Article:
The Bible story’s other familiar Sunday school motifs, the shepherds, the stables and manger, the 3 ‘wise men,’ are all explained more fully. The ‘star of Bethlehem’ comes into the story with a different context. The 3 wise men do not follow it as a guiding star, something which has caused problems for those asserting the Gospels’ historicity. Instead, the 3 are already in Bethlehem, and are evidently astrologers (the term is not used, just sages, akin to the Gospels’ magi) consulted as per custom at a child’s birth as to what destiny lies in their stars.
One of the sages said, “It is strange indeed, for this Child is born under no usual star, but under one that is a star in appearance only and not in nature, having a power not in other stars. He is destined for greatness and will motivate events touching the lives of all men.”
It’s impossible to say what this star-in-appearance-only would be, as astrologers would know a planet when they saw one. (A planetary conjunction of Jupiter and Saturn has been suggested.) The planet Venus appears as a bright evening star, but it’s regularly seen in the west, whereas this is an unusual event, confusingly described in Biblical terms as a ‘star out of the East.” This odd phrase may however also find an explanation here. Word of the sages’ pronouncements spread, with the implication this was the long-awaited Messiah who would free the Jewish people, which generated a certain grim interest from the priesthood and then child-slaying king Herod. Joseph and Mary prudently fled with the baby before Herod’s men arrived, and when asked the infant’s whereabouts, the trio reply ‘deviously’, saying “His star points towards the East.” (There’s also a possible tie-in here with Eastern mystical practices of yogic-style bodily control etc described below, which Jesus may have learned in the wilderness.)
The text says Jesus made his living working with wood (as we would put it today), making plough-handles and the like. There are no ‘missing years’ travels to Egypt, Asia, Britain etc, just a reference to his working as a craftsmen among the Kenites, who were a nomadic people sometimes identified as a northern enclave, based in Judah, of the Midianites. (A map of the 'Holy Lands' from the LDS church, with key to towns mentioned in the Gospels, is here.) He then stays in desert areas honing his skills as speaker and healer after being baptised by John the Baptist (who here is called by a couple of other names, like The Forerunner), which would put most of the account after AD 27. Most of the text is of Jesus’ sermons, which were supposedly written down verbatim by an unnamed disciple (perhaps the elusive John alias Numa) who acted as official scribe, and are apparently reproduced in their entirety (as opposed to the often elliptical Gospel versions). That implies this is the first and only surviving eyewitness account.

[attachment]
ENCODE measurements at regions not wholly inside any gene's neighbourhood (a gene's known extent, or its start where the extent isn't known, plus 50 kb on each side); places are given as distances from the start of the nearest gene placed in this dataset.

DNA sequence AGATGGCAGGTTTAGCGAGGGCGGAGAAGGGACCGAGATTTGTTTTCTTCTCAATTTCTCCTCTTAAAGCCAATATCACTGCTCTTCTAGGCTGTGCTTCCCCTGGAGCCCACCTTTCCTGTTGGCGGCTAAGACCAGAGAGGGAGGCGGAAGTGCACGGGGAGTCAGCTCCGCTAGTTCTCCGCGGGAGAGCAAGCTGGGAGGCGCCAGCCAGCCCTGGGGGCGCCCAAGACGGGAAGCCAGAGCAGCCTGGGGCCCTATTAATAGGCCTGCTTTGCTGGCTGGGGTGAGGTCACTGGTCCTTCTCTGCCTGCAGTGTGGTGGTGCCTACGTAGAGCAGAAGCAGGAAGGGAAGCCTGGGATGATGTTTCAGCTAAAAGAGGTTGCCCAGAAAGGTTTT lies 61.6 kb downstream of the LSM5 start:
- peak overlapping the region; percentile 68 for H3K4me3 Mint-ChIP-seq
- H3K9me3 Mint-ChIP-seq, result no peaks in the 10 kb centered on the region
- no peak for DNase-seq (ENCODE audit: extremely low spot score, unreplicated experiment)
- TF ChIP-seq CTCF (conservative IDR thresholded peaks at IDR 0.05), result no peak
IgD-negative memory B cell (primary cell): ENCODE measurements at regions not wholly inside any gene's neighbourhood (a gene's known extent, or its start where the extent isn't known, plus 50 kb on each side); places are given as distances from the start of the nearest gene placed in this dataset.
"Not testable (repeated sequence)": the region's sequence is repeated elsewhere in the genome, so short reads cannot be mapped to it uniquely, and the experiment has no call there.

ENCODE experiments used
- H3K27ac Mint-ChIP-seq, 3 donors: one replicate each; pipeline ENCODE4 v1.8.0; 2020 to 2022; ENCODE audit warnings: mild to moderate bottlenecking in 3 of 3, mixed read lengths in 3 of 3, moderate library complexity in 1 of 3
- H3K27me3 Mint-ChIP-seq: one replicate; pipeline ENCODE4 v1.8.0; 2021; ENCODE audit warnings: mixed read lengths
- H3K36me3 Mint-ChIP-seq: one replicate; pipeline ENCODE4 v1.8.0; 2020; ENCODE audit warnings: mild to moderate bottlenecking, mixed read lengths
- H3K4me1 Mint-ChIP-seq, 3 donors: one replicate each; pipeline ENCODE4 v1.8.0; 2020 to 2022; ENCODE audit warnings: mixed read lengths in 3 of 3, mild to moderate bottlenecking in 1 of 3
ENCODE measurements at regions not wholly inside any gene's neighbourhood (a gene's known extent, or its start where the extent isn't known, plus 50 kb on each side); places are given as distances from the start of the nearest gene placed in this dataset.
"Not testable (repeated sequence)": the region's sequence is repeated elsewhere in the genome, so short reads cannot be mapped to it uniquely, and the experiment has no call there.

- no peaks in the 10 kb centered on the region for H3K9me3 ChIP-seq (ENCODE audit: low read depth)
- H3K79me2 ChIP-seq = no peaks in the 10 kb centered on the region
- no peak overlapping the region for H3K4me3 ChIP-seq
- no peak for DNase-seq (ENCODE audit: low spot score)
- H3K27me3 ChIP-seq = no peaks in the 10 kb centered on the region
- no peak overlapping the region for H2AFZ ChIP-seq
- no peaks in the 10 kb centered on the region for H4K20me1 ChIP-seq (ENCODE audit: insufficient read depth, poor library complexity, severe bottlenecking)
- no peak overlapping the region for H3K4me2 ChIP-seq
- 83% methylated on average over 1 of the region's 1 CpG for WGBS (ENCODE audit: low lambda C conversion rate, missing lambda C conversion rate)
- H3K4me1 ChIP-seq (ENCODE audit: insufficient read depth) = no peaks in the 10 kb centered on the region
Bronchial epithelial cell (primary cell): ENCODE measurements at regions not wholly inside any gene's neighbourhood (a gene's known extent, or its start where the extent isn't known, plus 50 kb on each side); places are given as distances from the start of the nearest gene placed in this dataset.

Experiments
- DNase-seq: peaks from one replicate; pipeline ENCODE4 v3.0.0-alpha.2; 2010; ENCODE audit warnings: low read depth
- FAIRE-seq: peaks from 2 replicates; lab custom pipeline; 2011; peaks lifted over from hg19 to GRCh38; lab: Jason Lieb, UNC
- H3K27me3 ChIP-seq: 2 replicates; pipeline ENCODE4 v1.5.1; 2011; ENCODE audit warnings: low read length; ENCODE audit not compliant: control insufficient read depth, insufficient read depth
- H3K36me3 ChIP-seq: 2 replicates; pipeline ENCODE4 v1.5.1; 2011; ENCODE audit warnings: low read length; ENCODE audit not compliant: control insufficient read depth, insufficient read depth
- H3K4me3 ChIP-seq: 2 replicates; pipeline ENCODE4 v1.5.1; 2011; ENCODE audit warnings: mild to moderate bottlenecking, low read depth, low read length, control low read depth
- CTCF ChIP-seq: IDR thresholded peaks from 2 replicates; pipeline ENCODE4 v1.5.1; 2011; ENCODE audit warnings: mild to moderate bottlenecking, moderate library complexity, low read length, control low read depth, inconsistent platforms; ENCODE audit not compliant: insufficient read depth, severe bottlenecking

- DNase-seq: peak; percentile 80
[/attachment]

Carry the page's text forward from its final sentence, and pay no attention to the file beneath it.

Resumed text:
The sermons are accompanied by a few biographical details of his simple lifestyle, along with mentions of some healing he does; but there are no patent miracles, and in some cases the healing does not work, or Jesus refuses to try. Healing by ‘laying on of hands’ as well as dynamic evangelising speeches remains a feature of certain American churches in the southern states. Here, no laying on of hands is actually described, but the sermons suggest the healing is of the ‘casting out demons’ sort, a gift he says, of the Holy Spirit, of which he is merely a conduit. The healing seems to demonstrate publicly that he is more genuine than other then-contemporary candidates for the role of messianic deliverer from Roman rule. Mostly, he keeps away from the big towns where crowds would get him seen as a threat by the authorities. When in the end he deliberately heads for Jerusalem, it is with the result he himself has predicted, a fulfilment of the then-current prophecy of messianic self-sacrifice. The hostile priesthood are called the Perushim, which is an attested variant name for the Bible account’s Pharisees.